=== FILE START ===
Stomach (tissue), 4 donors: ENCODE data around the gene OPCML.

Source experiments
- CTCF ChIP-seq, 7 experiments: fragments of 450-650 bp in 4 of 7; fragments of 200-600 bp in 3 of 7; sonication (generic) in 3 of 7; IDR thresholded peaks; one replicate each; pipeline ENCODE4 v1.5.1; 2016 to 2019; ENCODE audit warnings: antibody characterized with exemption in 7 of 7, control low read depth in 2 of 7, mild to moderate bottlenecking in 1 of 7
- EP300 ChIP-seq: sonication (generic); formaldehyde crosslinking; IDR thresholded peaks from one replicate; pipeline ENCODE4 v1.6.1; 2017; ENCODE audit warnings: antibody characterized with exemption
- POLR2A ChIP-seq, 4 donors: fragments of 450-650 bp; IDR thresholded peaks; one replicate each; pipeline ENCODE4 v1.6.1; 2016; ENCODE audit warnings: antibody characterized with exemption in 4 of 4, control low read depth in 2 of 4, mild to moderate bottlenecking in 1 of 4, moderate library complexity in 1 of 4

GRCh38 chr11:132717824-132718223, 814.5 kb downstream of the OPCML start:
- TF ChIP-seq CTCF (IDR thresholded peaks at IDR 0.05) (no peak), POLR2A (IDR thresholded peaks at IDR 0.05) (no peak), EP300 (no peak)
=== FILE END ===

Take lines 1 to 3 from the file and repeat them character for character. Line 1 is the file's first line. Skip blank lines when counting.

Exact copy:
Stomach (tissue), 4 donors: ENCODE data around the gene OPCML.

Source experiments
- CTCF ChIP-seq, 7 experiments: fragments of 450-650 bp in 4 of 7; fragments of 200-600 bp in 3 of 7; sonication (generic) in 3 of 7; IDR thresholded peaks; one replicate each; pipeline ENCODE4 v1.5.1; 2016 to 2019; ENCODE audit warnings: antibody characterized with exemption in 7 of 7, control low read depth in 2 of 7, mild to moderate bottlenecking in 1 of 7